But for those managing homegrown operations, it could mark the dawn of a golden age of opportunity—even if their product isn’t liked by a key member of the president’s inner circle.
White House press secretary Sean Spicer has long been a critic of Dippin’ Dots, an American chain that flash freezes its confectionery in liquid nitrogen. Since 2010, he’s used his Twitter feed to refute the company’s claim to making “the ice cream of the future” and appeared to welcome news that it had filed for bankruptcy in 2011. His latest barb, posted in 2015, said: “If Dippin’ Dots was truly the ice cream of the future they would not have run out of vanilla.”
On Monday, Dippin’ Dots CEO Scott Fischer wrote an open letter to Spicer calling on him to chill out. “We’ve seen your tweets and would like to be friends rather than foes,” Fischer wrote. “After all, we believe in connecting the dots.”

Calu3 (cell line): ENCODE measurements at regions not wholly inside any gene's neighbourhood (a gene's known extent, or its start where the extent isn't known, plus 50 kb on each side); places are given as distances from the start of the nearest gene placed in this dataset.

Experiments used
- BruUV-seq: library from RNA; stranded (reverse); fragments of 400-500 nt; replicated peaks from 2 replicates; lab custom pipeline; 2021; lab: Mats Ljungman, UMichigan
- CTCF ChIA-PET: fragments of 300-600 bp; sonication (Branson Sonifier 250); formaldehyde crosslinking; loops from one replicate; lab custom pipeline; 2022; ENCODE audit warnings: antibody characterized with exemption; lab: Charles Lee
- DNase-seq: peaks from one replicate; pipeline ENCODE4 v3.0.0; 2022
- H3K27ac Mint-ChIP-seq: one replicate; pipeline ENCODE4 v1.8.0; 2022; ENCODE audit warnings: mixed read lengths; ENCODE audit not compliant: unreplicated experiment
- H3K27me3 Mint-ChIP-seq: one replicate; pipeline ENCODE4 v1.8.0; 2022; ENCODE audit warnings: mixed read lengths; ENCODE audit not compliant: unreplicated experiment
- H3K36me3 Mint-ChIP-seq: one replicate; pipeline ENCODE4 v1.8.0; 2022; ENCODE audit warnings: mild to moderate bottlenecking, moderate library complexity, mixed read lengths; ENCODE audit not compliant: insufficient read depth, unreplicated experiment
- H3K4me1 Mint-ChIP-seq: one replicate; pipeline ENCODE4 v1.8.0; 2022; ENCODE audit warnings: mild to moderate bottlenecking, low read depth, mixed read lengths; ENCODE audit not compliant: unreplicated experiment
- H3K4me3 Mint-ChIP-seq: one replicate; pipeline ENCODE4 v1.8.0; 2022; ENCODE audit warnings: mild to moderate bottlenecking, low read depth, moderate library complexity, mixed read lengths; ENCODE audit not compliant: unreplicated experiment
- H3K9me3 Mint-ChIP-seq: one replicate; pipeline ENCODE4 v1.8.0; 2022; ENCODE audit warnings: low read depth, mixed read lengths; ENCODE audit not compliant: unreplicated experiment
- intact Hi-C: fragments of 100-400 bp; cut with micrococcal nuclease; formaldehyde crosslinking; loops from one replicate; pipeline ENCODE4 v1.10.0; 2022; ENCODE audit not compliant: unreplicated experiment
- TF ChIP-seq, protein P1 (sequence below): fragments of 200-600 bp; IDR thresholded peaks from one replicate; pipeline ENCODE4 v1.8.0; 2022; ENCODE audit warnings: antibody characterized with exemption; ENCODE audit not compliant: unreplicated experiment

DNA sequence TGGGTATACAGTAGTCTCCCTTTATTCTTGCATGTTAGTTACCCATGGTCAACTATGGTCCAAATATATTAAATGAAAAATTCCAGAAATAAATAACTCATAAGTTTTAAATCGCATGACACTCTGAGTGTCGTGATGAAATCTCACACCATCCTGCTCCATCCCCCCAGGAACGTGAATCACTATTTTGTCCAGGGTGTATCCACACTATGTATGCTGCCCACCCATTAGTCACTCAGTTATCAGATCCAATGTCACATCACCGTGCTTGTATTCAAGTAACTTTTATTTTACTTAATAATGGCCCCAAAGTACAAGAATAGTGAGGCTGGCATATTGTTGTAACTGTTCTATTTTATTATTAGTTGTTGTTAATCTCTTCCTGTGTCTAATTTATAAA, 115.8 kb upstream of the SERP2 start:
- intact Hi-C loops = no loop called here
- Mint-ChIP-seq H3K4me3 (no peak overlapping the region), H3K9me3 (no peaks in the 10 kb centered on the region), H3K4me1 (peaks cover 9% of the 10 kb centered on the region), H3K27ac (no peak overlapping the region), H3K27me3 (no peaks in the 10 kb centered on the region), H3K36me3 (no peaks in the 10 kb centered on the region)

He also pointed out that the company is headquartered in Kentucky. “As a company, we’re doing great. We’ve enjoyed double-digit growth in sales for the past three years. That means we’re creating jobs and opportunities. We hear that’s on your agenda, too.”
Fischer’s proactive approach takes a leaf out of IBM CEO Ginni Rommety’s book: instead of reacting cautiously to Trump’s election, she immediately wrote to the president to point out ways her company could help his administration.
Fischer, though, simply appears to be seizing the opportunity to get some publicity, as it’s not very clear how the administration could specifically help his business.
That said, he has invited the White House and press corps to an ice cream social. “What do you say? We’ll make sure there’s plenty of all your favorite flavors,” he said.
At the time of writing, Spicer hadn’t responded to the offer.